Unlike the first lady’s cryptic message on her jacket, Ms. Miller’s stand on justice and egalitarianism is evidently clear. Fashion has always been an agent of change, but now, in this designer’s hands, these changes seem benevolent. One of the two Tyvek dresses sold on Saturday for approximately $1,500. Proceeds will benefit the Bridgehampton Museum and the Museum of Democracy.

The rest of the ground floor of the museum contains paraphernalia from the Museum of Democracy’s world-class political archive and from the archive of the Bridgehampton Museum. As such, “Boats, Barns, and Bootlegging” is a must-see, dense, and deeply fascinating display that tells the story of Long Island during America’s “dry” years, when it was illegal to produce, transport, or sell alcoholic beverages in the country. But the coves and crannies of Long Island’s shores and its proximity to New York City made it a hotbed of illicit importing from Canada, the Caribbean, and Europe.

There is wonderful material here, including buttons, flags, posters, clothing, an Art Deco-era liquor cabinet, and photographs. The items are jointly from the Wright family collection and the Bridgehampton Museum’s archives.

A strangely draconian poster shows the nine steps of “The Drunkards Progress: From the First Glass to the Grave,” a half-circle of male figures beginning with step one, “A glass with a friend,” and ending in step nine, “Death by suicide.” Under the semicircle is an image of a weeping woman walking with a child. It was all part of the temperance movement, an organized effort to encourage abstinence from alcohol.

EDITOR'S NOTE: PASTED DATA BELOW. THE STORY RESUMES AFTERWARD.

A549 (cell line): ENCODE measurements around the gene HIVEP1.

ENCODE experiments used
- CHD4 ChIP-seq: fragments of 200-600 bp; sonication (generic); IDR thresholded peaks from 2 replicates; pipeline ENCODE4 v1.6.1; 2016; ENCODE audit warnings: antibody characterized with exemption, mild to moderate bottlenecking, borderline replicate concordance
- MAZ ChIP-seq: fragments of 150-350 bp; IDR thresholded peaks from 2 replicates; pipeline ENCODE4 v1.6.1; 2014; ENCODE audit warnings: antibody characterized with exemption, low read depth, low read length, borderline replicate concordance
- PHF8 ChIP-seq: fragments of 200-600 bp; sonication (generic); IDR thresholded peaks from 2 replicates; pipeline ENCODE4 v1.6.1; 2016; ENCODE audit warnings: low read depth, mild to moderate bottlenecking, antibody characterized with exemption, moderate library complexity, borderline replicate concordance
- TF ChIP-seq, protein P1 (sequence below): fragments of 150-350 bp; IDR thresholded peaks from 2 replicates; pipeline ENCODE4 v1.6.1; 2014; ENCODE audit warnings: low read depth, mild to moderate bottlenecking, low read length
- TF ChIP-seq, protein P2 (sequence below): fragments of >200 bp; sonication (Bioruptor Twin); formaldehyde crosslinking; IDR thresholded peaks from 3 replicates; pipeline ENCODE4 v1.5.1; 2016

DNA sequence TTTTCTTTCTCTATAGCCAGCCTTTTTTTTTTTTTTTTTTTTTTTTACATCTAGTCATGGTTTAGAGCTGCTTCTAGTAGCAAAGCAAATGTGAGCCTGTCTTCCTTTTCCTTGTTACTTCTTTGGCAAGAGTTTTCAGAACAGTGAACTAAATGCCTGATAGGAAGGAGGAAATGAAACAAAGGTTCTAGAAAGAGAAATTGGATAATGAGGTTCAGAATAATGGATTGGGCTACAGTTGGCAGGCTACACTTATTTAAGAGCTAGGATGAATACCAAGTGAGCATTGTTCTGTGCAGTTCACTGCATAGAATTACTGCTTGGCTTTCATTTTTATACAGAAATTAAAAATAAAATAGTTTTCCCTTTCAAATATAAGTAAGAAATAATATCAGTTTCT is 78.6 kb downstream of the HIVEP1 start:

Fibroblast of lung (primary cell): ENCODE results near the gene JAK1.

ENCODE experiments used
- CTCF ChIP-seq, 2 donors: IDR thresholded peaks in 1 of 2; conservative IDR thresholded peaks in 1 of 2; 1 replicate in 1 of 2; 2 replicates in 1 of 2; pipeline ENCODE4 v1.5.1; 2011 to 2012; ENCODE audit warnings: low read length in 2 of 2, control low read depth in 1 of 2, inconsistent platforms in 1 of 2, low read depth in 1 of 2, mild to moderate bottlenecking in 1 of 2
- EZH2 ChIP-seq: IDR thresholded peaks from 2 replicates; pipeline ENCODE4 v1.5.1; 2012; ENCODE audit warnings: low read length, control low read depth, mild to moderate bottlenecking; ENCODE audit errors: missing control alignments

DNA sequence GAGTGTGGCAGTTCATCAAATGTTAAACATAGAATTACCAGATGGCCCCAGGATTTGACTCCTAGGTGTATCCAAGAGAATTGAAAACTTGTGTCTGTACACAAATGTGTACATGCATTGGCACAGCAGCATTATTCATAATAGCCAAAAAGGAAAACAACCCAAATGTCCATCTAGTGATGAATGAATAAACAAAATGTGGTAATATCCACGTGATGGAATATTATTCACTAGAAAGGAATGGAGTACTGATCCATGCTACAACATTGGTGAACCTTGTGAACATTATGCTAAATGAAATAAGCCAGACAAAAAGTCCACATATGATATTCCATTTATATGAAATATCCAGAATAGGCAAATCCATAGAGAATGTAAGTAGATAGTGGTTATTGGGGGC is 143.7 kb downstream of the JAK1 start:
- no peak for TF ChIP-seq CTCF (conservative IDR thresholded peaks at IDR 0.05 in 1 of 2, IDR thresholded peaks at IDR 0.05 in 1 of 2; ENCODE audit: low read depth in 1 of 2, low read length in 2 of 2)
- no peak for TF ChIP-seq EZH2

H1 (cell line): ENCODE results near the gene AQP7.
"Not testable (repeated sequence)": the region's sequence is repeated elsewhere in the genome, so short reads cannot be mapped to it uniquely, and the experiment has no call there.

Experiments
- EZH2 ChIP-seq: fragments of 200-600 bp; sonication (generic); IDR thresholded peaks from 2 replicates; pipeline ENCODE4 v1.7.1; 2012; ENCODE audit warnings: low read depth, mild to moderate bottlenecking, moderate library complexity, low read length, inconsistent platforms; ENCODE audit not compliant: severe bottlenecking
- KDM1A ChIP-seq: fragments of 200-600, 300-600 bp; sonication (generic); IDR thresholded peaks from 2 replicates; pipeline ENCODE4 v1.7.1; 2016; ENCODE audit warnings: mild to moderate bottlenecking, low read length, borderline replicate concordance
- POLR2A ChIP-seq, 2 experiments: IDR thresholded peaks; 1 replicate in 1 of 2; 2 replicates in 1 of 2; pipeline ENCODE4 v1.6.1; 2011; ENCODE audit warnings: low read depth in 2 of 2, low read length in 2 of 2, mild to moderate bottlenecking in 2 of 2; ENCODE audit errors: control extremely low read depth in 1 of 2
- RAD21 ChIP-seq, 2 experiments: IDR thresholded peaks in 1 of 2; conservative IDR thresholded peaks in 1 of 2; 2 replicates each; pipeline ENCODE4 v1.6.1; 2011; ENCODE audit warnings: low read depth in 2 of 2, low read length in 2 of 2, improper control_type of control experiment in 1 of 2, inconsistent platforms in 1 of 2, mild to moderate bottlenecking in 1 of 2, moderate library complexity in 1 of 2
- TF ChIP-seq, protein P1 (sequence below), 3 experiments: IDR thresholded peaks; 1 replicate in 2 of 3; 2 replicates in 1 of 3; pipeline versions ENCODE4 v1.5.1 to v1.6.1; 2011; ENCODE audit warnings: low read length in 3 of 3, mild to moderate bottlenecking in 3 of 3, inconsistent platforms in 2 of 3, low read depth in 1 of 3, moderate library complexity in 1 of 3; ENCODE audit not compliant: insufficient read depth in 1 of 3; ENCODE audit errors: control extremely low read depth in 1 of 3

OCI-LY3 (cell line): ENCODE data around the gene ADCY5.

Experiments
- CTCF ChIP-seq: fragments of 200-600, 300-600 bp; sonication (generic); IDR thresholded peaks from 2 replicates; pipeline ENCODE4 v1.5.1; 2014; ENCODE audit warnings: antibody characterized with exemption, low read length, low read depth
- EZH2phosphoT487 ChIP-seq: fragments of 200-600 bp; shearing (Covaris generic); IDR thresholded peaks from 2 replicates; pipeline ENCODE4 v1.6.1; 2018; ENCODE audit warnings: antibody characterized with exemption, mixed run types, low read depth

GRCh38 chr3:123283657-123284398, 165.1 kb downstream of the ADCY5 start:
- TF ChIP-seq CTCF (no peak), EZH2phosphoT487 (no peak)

Reproductions of The Star from this time period are also on display. One such issue, from Jan. 2, 1931, tells of East Hampton and Amagansett speakeasies being raided and contains the headline “Solid Shot Stops Fleeing Rum Boat,” under which is a story of a British boat captured in Montauk carrying 2,800 burlap sacks of bottled whiskey and champagne.

There are delightfully humorous reminders of the jubilation that followed Prohibition’s repeal in 1933. In a photograph, a billboard sits atop a car — “Happy Days Are Beer Again” it reads. Another, a small fabric swatch, pleads, “More Beer, Less Taxes.” 

This is the second year that the Bridgehampton Museum has teamed up with the Museum of Democracy for a show, and the first time Ms. Miller has opened a shop as part of an exhibition. 

Pamela Wright co-founded the Museum of Democracy in 2006 with her husband, and now runs the nonprofit organization along with her son and daughter, after her husband died unexpectedly in 2008. Busy setting up the display with Julie Greene, the Bridgehampton Museum’s curator and archivist, before the show’s opening earlier this month, she seemed thrilled to continue her late husband’s mission of chronicling the twists and turns of America’s history through this living, breathing history of the democratic tradition. 

The exhibit takes on particular relevance during these times when events in this country and around the world appear to have tested the limits of people’s faith in democracy.